"Imagine being present at the birth of a new industry. It is an industry based on groundbreaking new technologies, wherein a handful of well-established corporations sell highly specialized devices for business use and a fast-growing number of start-up companies produce innovative toys, gadgets for hobbyists and other interesting niche products. But it is also a highly fragmented industry with few common standards or platforms. Projects are complex, progress is slow, and practical applications are relatively rare. In fact, for all the excitement and promise, no one can say with any certainty when--or even if--this industry will achieve critical mass. If it does, though, it may well change the world."I wrote the letter below to Scientific American, about the article.
From Aaron Sloman Mon Jan 1 02:50:06 GMT 2007 To: email@example.com Subject: Bill Gates on Robotics -- the need for better requirements analysis The real reason for lack of progress in robotics. ------------------------------------------------- I think Gates is correct about many things in his article, especially his opening paragraph. However, as someone who has been working on this topic for over 30 years (including writing a book published in 1978: The Computer Revolution in Philosophy, now online here) I believe that he has made a mistake that is also made by most people who work in robotics. The mistake is believing that the *main* obstacle to progress is lack of technology, or lack of solutions to problems, whereas in fact the key problem is a lack of understanding of what *the problems* are and how the many problems differ and are related. Thus most people are attempting to design systems without analysing requirements thoroughly. One example is the need to characterise the many functions of vision: too many people think of vision as not much more than recognition of objects, ignoring its role in control of intricate actions, in perceiving and understanding processes, in seeing possibilities for future processes, and in understanding causal relationships, e.g. in an old-fashioned clock. Those capabilities are not only involved in acquiring physical competences, but also form part of what makes it possible to become a mathematician. The ability to learn and understand school geometry is not normally noticed as a requirement for a domestic robot. We can deepen our understanding of requirements by examining in far more detail than roboticists normally do the actual variety of competences displayed by humans and other animals (e.g. children learning to play with construction kits before they can talk, nest-building birds, hunting mammals). However, simply observing does not reveal what the competences are, nor what the problems are that need to be solved. Discerning what is being achieved, even in apparently simple actions, often requires deep interdisciplinary analysis based in part on experience of doing AI and philosophy. I've tried to illustrate that in connection with the role of ontology extension in development, in  (among other papers and presentations on my web site).  http://www.cs.bham.ac.uk/research/projects/cogaff/crp/ Aaron Sloman. The Computer Revolution in Philosophy: Philosophy, science and models of mind. (1978).  http://www.cs.bham.ac.uk/research/projects/cosy/papers/#pr0604 Ontology extension' in evolution and in development, in animals and machines. (PDF presentation, based in part on work with ornithologist Jackie Chappell.) Yours sincerely Aaron Sloman Web: http://www.cs.bham.ac.uk/~axs/ Honorary Professor of Artificial Intelligence and Cognitive Science University of Birmingham, UK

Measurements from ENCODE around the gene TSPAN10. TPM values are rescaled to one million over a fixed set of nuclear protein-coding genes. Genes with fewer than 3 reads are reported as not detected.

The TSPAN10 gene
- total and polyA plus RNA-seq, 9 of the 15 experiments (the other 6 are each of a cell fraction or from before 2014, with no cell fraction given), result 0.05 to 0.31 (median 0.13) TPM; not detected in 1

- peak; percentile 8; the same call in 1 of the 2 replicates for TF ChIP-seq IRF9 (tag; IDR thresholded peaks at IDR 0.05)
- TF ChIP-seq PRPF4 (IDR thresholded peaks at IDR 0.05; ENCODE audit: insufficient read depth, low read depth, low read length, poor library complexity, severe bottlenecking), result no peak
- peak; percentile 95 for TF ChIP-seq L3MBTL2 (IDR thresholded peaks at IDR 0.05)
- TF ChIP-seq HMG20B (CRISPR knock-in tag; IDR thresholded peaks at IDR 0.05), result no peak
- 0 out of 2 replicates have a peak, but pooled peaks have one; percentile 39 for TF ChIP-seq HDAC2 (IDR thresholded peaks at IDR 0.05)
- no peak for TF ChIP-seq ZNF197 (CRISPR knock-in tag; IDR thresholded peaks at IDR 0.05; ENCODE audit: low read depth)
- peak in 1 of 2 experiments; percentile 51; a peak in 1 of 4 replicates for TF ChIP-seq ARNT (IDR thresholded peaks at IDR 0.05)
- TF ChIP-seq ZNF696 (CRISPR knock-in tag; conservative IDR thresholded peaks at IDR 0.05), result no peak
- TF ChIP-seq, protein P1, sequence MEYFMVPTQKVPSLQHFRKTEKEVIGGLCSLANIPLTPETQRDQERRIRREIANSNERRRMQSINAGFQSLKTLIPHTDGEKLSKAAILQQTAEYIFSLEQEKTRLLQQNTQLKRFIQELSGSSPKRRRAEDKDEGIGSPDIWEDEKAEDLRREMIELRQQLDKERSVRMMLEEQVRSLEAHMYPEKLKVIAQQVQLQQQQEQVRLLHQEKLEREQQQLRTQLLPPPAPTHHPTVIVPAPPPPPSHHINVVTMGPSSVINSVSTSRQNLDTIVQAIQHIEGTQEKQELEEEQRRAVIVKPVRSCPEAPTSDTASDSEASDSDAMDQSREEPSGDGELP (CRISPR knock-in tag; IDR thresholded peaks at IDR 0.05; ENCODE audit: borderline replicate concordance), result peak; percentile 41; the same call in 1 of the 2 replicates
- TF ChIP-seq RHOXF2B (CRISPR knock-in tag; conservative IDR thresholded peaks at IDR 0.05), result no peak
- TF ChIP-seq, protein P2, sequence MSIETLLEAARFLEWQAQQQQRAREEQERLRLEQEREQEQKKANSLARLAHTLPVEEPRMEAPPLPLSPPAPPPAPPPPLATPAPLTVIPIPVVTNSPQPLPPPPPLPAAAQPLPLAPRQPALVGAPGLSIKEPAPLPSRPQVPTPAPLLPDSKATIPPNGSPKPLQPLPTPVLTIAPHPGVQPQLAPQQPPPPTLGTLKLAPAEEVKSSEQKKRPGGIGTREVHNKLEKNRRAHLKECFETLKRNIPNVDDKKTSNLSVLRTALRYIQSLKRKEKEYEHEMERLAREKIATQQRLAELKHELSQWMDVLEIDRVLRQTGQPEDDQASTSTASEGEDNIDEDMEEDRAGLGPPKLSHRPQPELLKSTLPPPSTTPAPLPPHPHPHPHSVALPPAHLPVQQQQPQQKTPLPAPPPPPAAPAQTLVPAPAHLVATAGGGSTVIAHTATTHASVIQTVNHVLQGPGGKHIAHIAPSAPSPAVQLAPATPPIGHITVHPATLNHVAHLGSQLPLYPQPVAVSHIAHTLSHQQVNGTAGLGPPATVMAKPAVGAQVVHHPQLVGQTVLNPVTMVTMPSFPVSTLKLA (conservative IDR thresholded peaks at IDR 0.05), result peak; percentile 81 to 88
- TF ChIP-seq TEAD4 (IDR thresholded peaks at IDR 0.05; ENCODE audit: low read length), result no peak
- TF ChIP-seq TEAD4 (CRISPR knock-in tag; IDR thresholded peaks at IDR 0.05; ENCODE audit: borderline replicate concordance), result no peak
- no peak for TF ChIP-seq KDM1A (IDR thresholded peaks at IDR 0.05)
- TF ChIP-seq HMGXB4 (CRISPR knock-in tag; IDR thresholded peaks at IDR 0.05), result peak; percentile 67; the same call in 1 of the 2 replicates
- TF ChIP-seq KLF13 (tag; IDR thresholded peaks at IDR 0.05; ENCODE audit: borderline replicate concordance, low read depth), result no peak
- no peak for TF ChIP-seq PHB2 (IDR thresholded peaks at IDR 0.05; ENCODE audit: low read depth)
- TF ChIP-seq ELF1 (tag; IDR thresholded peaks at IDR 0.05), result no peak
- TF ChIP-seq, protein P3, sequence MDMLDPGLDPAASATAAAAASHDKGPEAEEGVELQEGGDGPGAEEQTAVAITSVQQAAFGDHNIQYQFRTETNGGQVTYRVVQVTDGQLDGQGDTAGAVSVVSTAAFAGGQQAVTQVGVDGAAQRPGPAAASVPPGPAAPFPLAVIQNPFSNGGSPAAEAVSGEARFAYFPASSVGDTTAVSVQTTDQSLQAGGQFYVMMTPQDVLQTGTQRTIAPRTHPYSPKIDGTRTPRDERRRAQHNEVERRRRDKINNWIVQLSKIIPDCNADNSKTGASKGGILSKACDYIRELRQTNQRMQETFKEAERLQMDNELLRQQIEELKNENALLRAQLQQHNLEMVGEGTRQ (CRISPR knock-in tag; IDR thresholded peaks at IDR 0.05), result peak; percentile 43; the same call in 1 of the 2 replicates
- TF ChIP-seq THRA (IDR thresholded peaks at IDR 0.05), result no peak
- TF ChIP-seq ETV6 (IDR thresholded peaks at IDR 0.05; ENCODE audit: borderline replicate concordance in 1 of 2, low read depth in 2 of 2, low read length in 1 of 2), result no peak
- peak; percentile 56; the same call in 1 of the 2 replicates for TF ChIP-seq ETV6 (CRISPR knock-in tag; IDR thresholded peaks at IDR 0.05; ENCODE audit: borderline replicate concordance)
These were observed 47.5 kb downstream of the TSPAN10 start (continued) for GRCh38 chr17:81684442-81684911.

As someone who has been working on requirements for robots for more than 30 years, I believe that Gates has made a mistake (as have most in the field) in thinking that the main obstacle to progress is a lack of solutions to problems. In truth, the key obstacle is a lack of understanding of what the problems are, how they differ and how they are related. Most robotics engineers are attempting to design systems without thoroughly analyzing the requirements necessary to make them functional. One example is the need to characterize the many functions of vision. Too many people think of vision as simply the recognition of objects and ignore its role in controlling intricate actions, perceiving and understanding processes, seeing possibilities for future processes, and comprehending causal relations. We can deepen our understanding of requirements by examining in far more detail than roboticists typically do the actual variety of competences displayed by humans and other animals. But simple observation will not reveal the nature of such competences nor what problems need to be solved for a robot to achieve them. Discerning what is being achieved, even in apparently simple actions, often requires deep interdisciplinary analysis based in part on experience in artificial intelligence and philosophy.